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Paper Information

Journal:   JOURNAL OF NUTRITION SCIENCES & FOOD TECHNOLOGY   FALL 2008 , Volume 3 , Number 3 (10); Page(s) 53 To 63.
 
Paper: 

THE EFFECT OF DIETARY OILS ON MICROFLORA IN EXPERIMENTAL COLITIS IN MICE

 
 
Author(s):  HEKMATDOUST A., MIRSHAFIEI ABAS, JAZAYERI ABOU ALGHASEM*, ESHRAGHIAN M.R., FEYZABADI M.M., SEDAGHAT R., JAKOBSEN K.
 
* DEPT. OF NUTRITION AND BIOCHEMISTRY, SCHOOL OF PUBLIC HEALTH, TEHRAN UNIVERSITY OF MEDICAL SCIENCES, IRAN
 
Abstract: 

Background and objectives: Increasing evidence suggests that a high dietary intake of n-3 fatty acids attenuates inflammation in chemically induced colitis, but there is no report the effect of different dietary oils on Citrobacter rodentium-induced colitis. The aim of this study was to determine the effect of fish oil, canola oil, and safflower oil on Citrobacter rodentium-induced colitis in mice.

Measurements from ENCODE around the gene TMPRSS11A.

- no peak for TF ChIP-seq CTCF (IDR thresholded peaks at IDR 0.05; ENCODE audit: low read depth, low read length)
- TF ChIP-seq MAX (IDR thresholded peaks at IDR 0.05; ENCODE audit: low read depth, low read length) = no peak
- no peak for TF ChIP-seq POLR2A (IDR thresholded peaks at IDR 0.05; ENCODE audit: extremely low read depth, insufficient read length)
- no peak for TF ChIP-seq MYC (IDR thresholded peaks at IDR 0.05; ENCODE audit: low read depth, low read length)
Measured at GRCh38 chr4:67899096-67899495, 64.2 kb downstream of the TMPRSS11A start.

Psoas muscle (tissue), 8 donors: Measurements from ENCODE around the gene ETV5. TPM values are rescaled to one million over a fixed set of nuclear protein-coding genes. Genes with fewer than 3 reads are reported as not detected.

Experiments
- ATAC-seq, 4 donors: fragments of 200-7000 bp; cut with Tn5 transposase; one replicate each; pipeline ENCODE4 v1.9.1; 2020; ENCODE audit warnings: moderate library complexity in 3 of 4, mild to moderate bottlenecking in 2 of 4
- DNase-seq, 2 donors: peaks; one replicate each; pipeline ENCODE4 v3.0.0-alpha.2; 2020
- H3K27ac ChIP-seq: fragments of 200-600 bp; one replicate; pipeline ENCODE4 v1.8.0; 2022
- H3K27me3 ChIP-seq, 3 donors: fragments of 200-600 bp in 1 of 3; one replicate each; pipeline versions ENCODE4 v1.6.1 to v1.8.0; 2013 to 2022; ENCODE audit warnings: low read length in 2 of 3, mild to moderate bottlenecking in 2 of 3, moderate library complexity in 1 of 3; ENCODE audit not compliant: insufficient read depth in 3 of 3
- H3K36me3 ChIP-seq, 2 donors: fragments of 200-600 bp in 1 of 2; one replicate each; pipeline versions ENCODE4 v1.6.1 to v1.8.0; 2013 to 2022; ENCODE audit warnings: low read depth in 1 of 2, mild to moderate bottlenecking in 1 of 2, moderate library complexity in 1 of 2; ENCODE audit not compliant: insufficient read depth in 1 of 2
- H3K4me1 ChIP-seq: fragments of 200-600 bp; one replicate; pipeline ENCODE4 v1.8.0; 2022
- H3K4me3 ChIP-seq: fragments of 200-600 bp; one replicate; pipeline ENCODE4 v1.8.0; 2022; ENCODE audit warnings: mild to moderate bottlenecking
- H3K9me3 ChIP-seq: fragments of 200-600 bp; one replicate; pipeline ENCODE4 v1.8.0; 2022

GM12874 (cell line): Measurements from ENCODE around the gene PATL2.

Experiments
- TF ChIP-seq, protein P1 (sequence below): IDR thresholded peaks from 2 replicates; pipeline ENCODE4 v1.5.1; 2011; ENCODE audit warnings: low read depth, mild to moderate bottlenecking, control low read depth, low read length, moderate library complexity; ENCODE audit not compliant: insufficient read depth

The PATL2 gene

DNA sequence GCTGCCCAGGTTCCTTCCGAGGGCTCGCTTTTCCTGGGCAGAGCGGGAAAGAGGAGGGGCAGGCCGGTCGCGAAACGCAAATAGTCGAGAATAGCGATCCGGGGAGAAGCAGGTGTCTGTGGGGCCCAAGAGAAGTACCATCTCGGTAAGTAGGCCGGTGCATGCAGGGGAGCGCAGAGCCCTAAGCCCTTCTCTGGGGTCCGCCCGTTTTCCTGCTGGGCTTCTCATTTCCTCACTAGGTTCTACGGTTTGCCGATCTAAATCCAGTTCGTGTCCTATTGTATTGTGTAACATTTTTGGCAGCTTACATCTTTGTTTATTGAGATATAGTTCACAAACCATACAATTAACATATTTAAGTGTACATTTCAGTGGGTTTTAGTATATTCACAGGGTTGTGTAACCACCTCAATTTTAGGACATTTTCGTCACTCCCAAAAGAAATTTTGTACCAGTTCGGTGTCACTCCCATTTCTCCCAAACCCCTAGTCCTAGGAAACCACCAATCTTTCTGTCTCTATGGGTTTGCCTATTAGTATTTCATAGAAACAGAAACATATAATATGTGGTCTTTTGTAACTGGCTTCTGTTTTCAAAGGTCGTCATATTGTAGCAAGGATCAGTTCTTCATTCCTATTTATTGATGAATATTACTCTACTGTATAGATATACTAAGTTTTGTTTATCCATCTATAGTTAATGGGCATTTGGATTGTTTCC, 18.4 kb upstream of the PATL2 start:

Materials and methods: Groups of 9 mice were fed isoenergetic diets varying only in fat composition for three weeks, before and 10 days after Citrobacter rodentium inoculation. The distal colon was assessed for the histopathology score, bacterial count, and host immune response factors.
Results: While the bacterial count was similar in all groups, the histopathology score was at minimum level in the fish oil group, followed (in an increasing order) by canola oil, safflower oil, and chow-diet groups.
Conclusion: Our results indicate that in the Citrobacter rodentium-induced colitis model, fish oil, the richest source of omega-3 fatty acids, is most effective in attenuating inflammation. Fish oil has no effect on the number of the bacteria.

 
Keyword(s): CITROBACTER RODENTIUM, FISH OIL, CANOLA OIL, SAFFLOWER OIL, INFLAMMATION, COLITIS
 
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